Our information on aquatic insects is based
on our stream samples of larvae and nymphs,
not guess work. We base fly suggestions on
imitating the most plentiful and most available
insects and other foods at the particular time
you are fishing. Unlike the generic fly shop
trout flies, we have specific imitations of all the
insects in the East Walker River and in all
stages of life that are applicable to fishing. If
you want to fish better, more realistic trout
flies, have a much higher degree of success,
give us a call. We not only will help you
with selections, you will learn why, after trying
Perfect Flies, 92% of the thousands of our
customers will use nothing else.
The river has a large number of different
species of forage fish that contributes to the
growth rate of the trout n the East Walker
River. It is a slick river because it contains a
lot of algae, which also accounts for its huge
net-spinning caddisfly population.
MIdges are one of the most important insects
to imitate. They are especially important when
nothing else is hatching, and considering the
season is open year-round, that is much of
the time. Make sure you have imitations of the
larvae, puape and adults. Winter is the prime
midge fishing season.
Little Yellow Stoneflies hatch from June
through August. These are called Yellow
Sallies by most anglers. Golden Stoneflies are
fairly plentiful in the river. The nymphs can be
active anywhere from the first of April to May
first. The hatch usually occurs during June.
Blue-winged Olives hatch in March and April.
These are bi-brooded and hatch again in
September and October. The Spring hatch is
off and on and not very reliable, but if it
occurs while you are there fishing, you would
want to be able to imitate the insects.
Caddisflies are very plentiful on the river.
They hatch just from April all the way to
October, depending on the particular species.
The most abundant ones are species of
Spotted Sedges, which are net-spinning
caddisflies.These caddisflies hatch from
about the end of May through September.
There's some Short-horned Sedges and
Green Sedges that hatch in June and July,
but remember, the water levels are usually
very high during the summer due to
irrigation needs, so you are usually fishing
this hatch and other aquatic insect
hatches from the banks around the edges
of the stream. Several other minor hatches
of caddisflies occur during the year.
Tricos are one of the major mayfly hatches
that takes place on the East Walker. It
occurs in the late summer and early fall,
usually starting about the middle of August
and lasting through September. This hatch
can provide some excellent dry fly fishing,
provided you can manage the little flies
necessary to imitate them.
July, August and September is terrestrial
season. High winds and lots of grass along
the banks provide the excellent setup for
the land based insects to get into the
water. Imitations of grasshoppers, ants
and beetles all produce. You are mostly
confined to bank fishing, but the flies can
produce some good catches even in high
Crayfish and baitfish streamer fly imitations
work great for much of the year. They
usually account for the largest trout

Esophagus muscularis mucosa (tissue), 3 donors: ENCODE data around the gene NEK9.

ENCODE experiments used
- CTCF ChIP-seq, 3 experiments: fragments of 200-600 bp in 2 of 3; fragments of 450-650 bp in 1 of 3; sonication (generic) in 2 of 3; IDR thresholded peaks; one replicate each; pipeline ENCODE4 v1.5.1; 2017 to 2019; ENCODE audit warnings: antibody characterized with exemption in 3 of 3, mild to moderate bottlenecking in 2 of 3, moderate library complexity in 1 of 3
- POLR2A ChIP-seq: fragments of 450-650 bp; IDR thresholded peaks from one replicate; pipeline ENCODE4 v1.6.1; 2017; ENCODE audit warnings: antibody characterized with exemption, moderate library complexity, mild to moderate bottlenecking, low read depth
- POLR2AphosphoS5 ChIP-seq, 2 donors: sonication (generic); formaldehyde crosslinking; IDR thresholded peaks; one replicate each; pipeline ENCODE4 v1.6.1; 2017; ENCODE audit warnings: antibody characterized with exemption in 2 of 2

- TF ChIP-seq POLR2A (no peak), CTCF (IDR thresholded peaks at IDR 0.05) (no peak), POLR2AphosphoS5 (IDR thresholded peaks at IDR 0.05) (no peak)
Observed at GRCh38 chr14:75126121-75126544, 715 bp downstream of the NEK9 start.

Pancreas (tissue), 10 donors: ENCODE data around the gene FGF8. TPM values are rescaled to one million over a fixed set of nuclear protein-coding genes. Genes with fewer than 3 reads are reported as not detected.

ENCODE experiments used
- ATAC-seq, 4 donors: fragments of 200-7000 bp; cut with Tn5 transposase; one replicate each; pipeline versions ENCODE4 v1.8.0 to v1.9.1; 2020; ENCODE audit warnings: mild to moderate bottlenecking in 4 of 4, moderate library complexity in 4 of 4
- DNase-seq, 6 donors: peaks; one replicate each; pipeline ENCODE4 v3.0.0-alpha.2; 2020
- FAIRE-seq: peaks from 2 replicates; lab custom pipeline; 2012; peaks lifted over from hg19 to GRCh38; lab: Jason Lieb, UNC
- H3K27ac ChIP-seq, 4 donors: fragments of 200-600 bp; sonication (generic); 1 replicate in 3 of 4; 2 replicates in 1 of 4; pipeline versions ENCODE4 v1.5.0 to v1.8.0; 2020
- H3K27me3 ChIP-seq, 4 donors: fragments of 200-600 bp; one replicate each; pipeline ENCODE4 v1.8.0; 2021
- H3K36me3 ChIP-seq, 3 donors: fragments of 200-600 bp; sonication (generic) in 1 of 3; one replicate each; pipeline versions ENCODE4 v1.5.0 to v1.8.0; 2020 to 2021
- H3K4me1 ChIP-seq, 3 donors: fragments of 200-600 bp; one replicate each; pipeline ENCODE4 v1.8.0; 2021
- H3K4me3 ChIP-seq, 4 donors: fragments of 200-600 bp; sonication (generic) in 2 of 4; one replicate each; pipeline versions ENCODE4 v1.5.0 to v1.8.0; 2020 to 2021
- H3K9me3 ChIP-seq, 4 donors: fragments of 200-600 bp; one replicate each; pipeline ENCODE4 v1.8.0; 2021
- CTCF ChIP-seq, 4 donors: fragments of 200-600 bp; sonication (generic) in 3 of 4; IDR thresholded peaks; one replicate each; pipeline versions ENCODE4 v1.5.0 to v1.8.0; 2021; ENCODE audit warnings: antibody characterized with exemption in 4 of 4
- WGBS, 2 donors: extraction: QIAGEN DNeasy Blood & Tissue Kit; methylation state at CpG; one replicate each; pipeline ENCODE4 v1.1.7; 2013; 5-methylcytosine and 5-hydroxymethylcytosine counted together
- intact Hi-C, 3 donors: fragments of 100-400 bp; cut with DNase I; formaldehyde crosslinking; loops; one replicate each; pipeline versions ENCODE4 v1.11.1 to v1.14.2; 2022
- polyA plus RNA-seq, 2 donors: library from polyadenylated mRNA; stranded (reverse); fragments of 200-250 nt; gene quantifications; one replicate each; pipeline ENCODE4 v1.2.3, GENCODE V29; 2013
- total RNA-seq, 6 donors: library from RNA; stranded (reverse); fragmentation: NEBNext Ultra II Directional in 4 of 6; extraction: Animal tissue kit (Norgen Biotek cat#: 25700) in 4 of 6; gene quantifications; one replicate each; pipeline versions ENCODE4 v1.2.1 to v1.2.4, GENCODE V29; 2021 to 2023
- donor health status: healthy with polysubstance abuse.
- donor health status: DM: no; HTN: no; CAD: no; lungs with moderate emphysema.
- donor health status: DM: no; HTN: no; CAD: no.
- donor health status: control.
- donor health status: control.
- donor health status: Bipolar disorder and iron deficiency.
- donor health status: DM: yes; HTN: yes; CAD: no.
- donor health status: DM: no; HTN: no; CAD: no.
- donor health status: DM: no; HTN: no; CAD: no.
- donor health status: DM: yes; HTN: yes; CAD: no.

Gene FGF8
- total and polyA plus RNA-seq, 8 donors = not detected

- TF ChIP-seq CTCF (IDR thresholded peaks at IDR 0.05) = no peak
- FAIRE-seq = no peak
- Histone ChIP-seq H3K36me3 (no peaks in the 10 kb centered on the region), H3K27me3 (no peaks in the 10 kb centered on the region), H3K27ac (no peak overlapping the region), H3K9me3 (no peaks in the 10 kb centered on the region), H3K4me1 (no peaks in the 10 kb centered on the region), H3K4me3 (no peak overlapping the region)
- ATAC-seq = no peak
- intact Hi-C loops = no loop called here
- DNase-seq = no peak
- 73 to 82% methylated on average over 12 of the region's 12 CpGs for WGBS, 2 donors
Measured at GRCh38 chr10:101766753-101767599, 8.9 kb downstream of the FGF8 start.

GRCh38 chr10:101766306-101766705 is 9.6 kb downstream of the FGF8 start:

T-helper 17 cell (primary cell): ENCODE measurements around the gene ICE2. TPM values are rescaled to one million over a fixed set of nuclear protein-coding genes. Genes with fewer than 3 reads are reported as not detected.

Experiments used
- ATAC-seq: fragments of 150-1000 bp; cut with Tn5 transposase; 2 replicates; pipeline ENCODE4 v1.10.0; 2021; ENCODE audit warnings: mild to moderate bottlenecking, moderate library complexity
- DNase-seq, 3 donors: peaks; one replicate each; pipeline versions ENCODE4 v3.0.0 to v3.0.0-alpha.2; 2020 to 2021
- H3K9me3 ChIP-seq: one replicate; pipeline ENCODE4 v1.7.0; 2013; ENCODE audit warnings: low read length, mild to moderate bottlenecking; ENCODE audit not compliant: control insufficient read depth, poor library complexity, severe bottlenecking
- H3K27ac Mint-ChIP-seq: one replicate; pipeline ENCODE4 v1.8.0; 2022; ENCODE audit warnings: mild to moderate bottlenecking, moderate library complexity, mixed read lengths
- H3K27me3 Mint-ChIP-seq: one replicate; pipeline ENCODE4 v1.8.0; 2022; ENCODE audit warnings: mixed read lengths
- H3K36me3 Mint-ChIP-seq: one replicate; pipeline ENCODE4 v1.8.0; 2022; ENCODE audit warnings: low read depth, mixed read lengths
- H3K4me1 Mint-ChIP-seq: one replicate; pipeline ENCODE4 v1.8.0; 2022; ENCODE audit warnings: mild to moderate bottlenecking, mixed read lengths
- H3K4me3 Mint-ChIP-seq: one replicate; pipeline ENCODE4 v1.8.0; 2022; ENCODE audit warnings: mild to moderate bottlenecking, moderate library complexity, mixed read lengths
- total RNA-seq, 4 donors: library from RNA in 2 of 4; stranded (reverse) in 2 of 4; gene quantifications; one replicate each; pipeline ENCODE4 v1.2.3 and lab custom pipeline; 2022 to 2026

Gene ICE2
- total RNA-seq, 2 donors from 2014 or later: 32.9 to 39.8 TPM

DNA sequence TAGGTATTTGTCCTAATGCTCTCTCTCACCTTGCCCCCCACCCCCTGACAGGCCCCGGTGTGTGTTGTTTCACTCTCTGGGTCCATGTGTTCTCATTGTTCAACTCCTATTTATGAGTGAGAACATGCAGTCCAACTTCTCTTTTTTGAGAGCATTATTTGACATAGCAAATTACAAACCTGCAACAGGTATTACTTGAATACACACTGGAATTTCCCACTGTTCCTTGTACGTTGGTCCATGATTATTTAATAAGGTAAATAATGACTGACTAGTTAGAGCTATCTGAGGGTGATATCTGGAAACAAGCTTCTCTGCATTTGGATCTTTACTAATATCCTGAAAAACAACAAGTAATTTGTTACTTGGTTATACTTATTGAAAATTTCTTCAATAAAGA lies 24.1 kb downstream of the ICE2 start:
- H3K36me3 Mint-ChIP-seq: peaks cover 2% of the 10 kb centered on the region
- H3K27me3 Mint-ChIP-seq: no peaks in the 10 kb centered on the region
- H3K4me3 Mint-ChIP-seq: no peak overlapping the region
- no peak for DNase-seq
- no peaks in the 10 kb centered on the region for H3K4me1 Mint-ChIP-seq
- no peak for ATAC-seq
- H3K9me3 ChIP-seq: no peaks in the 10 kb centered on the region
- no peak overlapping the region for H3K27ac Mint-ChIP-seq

caught, so make certain you have plenty
streamers with you.
If you haven't done so already, please try
our "Perfect Fly" trout flies and especially
our great selection of streamers. We are
certain you will be happy you did.
Fall can be an excellent time. The Brown
Trout spawn during the fall months. The
water levels drop and waders have their fair
share of fishing.
Winter is mostly limited to Nevada. Fishing
is usually good.
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Property of Gary Paepke
Fishing Report Updated 12/30/17
(Bottom Of Page)
East Walker River Fishing Report - 12/230/17
The tailwater discharges are still high. Midges and little Blue-winged olives are hatching.
Sculpin streamers will catch the larger trout.
7 Day Weather Forecast: There is a chance of snow or rain from Wednesday through
next Friday. Highs will range from 52 to 62 and lows from 32 to 36 degrees.
Recommended Trout Flies:
Blue-winged Olives, size 20 and 18, nymphs, emergers, duns and spinners
Midges: Blood (Red), sizes 20/22, larva, pupa and adults
Midges: Light Green, size 20/22, larva, pupa and adults
Midges: Cream, size 20/22, larva pupa and adults
Aquatic Worms, size 12, pink, red, and others
Black Matuka and Olive Matuka Sculpin, size 4/6
Brown Sculpin and White Belly Sculpin, size 6
Strategies, Techniques and Tips:
Different species of Blue-winged Olive nymphs are plentiful and the main insect we
recommend imitation at this time. Some BWO hatches have taken place. The
Black Matuka Sculpin and Olive Matuka Sculpin are good flies to use for the larger
trout. So are the Brown Sculpin and White Belly Sculpin streamers.
We still think a good strategy is fishing a tandem Midge rig under a small strike indicator
with the midge lava as the bottom fly and the midge pupa as the top fly. Fish the adult
midge only when you observe trout feeding on the surface.
Aquatic worms are also working good.
|Options For Selecting Flies:
1. Email us (firstname.lastname@example.org)
with the dates you will be fishing this
stream and we will send you a list of our
fly suggestions. Please allow up to 24
hours for a response.
2. Call us 800-594-4726 and we will help
you decide which flies you need.
3. Email us (email@example.com)
with a budget for flies and we will select
them to match the budget and get them to
you in time for your fly fishing trip.